- The Washington Times - Thursday, April 26, 2007

SEOUL — About 400 North Korean defectors being held in a Thai detention center have begun a hunger strike with a demand to be sent to South Korea. The protest poses a potential new problem that could complicate international efforts to shut down Pyongyang’s nuclear weapons program.

With North Korea acutely sensitive about defections to the South, the public attention sparked by the strike has introduced a new irritant into North-South relations just as Pyongyang is scheduled to shut down its nuclear reactor at Yongbyon under a Feb. 13 multilateral agreement.

The reactor was to have been shut down by mid-April, but action has been delayed by a dispute over North Korean funds held at a bank in Macao. White House adviser Victor Cha was reported to have personally told North Korean officials in New York on Tuesday that the Bush administration is becoming frustrated by the delay.

A Seoul-based human rights group, the International Campaign to Block the Repatriation of North Korean Refugees, announced yesterday that 400 North Koreans had begun a hunger strike at a detention center for illegal aliens in Bangkok.

The defectors are protesting delays in the processing of their applications to travel to South Korea, said Lee Ho-taek, a spokesman for the civic group. He speculated that Thailand was dragging its feet so it won’t be seen as having a soft spot for illegal aliens.

Most of the refugees — 314 of whom are female — have been at the center for at least three months. It usually takes a maximum of three months to process applications to settle in South Korea, Mr. Lee said. Under South Korea’s constitution, North Korean defectors are guaranteed citizenship in the South.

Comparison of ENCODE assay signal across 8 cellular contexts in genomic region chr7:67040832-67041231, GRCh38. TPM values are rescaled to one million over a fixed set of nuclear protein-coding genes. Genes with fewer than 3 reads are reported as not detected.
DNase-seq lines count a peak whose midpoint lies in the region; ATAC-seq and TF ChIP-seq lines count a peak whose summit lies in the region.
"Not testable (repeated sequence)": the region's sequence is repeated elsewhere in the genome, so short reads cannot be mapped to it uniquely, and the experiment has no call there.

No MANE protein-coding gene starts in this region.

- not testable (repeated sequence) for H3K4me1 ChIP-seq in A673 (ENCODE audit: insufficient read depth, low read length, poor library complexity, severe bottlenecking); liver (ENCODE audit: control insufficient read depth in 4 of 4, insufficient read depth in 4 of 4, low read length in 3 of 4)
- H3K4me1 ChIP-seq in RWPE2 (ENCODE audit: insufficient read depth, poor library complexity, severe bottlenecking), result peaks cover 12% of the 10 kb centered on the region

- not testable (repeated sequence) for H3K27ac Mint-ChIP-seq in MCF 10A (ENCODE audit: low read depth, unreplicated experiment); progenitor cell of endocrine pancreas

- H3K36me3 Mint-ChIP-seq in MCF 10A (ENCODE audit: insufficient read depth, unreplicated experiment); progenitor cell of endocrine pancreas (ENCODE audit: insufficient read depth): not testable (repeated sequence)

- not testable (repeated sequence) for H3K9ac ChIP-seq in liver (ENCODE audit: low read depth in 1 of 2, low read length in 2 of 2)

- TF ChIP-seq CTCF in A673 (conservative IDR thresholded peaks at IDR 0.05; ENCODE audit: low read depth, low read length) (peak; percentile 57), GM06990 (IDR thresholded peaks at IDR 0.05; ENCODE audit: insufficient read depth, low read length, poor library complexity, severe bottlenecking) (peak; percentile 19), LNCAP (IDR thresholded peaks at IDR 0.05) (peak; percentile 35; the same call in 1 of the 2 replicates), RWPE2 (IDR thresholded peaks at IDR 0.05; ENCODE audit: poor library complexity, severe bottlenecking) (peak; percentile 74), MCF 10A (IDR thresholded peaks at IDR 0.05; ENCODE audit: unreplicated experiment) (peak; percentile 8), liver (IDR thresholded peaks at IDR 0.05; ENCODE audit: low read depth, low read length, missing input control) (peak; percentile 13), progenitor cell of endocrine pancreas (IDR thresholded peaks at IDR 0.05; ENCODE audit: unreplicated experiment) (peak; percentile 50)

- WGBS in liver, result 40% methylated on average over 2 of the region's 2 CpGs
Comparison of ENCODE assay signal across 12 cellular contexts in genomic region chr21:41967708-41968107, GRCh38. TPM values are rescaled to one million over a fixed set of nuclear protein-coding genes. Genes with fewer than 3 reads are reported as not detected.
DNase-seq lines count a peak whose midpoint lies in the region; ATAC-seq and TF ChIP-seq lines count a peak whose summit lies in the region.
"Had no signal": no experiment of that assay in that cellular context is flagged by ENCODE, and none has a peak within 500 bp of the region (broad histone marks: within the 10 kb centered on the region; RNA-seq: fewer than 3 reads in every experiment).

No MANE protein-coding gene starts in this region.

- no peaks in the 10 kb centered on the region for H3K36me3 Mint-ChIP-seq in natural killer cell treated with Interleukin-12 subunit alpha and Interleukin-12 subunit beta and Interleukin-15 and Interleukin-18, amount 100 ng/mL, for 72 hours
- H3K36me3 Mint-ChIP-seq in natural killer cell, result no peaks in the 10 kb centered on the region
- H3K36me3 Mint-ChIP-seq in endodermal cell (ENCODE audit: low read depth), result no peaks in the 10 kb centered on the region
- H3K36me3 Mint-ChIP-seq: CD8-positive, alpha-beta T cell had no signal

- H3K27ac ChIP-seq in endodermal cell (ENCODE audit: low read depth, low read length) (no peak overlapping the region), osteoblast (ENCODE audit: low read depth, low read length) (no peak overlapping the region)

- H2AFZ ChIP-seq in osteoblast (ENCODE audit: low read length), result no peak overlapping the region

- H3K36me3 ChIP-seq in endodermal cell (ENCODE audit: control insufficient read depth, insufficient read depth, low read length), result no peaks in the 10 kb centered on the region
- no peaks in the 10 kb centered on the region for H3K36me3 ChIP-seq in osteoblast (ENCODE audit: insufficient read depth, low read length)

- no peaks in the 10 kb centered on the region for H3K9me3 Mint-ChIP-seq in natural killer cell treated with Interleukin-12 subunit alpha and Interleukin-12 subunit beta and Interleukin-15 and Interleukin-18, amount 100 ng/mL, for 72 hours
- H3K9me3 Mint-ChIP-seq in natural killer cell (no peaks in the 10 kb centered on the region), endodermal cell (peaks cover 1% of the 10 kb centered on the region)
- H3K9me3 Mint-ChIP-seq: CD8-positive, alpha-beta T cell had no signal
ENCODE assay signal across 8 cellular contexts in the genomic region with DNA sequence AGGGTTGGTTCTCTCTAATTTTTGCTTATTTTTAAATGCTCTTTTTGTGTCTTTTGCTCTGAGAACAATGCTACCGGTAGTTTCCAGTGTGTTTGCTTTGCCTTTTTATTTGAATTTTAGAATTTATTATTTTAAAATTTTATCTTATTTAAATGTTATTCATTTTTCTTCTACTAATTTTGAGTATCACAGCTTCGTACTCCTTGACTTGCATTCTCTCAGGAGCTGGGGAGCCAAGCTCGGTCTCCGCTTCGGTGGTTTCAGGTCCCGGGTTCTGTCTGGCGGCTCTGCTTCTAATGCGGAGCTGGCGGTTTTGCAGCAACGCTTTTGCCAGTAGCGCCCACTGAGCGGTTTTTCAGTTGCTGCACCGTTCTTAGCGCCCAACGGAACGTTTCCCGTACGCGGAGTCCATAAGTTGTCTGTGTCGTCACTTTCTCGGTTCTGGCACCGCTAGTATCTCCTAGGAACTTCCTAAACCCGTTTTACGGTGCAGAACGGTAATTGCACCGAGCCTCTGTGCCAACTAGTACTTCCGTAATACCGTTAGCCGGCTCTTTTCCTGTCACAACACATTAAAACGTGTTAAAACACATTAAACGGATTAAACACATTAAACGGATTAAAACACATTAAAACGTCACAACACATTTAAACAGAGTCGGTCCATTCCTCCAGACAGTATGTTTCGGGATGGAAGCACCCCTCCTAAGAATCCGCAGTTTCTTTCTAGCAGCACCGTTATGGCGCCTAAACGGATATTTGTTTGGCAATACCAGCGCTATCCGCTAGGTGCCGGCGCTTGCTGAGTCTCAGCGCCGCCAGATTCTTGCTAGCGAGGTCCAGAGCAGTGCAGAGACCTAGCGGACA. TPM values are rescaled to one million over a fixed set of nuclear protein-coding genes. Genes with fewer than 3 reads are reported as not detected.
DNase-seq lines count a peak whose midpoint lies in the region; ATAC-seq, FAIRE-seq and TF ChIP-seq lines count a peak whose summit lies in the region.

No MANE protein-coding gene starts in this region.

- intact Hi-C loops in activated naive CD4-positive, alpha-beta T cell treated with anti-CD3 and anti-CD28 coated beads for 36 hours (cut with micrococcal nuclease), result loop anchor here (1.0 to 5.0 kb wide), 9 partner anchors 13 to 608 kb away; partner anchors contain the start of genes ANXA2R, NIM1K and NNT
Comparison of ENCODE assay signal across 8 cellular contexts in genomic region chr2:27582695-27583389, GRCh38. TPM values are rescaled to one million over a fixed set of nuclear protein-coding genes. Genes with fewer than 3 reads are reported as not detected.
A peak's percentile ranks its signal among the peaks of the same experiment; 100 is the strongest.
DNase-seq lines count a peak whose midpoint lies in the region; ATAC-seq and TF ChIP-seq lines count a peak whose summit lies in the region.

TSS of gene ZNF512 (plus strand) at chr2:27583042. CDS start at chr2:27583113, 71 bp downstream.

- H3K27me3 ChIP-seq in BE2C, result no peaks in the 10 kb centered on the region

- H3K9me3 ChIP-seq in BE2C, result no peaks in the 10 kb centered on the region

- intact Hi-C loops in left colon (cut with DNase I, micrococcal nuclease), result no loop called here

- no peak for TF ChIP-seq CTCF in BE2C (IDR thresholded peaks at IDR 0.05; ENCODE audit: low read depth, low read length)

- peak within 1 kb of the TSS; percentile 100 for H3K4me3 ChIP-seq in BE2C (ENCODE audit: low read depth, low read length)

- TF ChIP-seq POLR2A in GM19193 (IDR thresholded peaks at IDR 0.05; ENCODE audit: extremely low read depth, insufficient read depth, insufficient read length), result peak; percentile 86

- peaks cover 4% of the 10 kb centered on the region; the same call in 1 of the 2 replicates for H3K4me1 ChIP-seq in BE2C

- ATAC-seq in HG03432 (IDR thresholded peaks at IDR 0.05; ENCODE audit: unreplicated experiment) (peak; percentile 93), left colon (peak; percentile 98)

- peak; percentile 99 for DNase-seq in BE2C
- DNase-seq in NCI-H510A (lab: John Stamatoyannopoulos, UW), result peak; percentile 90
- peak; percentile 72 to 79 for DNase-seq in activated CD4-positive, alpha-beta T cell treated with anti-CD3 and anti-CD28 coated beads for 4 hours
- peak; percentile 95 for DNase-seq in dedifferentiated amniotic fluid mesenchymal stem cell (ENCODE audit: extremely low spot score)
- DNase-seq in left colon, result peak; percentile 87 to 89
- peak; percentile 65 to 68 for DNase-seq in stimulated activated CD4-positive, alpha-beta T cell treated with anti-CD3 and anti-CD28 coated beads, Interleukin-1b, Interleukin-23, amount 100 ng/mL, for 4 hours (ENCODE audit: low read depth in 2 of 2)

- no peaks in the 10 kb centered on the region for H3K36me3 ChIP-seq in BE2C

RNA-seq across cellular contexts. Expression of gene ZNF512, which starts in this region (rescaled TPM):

“The situation in the detention center is terrible,” Mr. Lee said. “Over 300 women are packed into a center designed for 100. There are only one or two toilets; there are flies, heat and mosquitoes; and some defectors are suffering from fever and skin diseases.”

Mr. Lee said visits by a South Korean consul yesterday morning and a Thai official in the afternoon simply made the refugees angrier.

North Korean defections have seriously complicated North-South relations in the past, notably in July 2004 when 468 North Koreans were taken from Vietnam to South Korea in a secret airlift.

When news of the operation broke, a furious Pyongyang demanded the refugees’ return, accusing Seoul of “abduction and terrorism.” The communist state broke off all government-level contacts for months.

But while relief organizations criticize Seoul for not doing more to help would-be defectors, analysts underscore the delicacy of the balancing act Seoul is forced to maintain.

“The sad fact is that the human rights of a few are secondary to the overall improvement of relations with North Korea, especially at a time when there are major negotiations under way,” said Mike Breen, Seoul-based author of a biography of North Korean leader Kim Jong-il.

“To be fair to South Korea, their view of relations with North Korea is that, ultimately, reconciliation will lead to improved human rights for all.”

With the inter-Korean border heavily militarized, most defectors escape across North Korea’s border with China. The number of defectors hiding in China and other countries is estimated at between 100,000 and 300,000.

In recent years, many escapees have attempted to reach Southeast Asia, particularly Thailand, because China forcibly repatriates those it finds to North Korea. Most defectors eventually seek to settle in South Korea.

Given North Korea’s population of 23 million, relatively few of its citizens have reached the South since the Korean War ended in 1953: The 10,000th one arrived in February.

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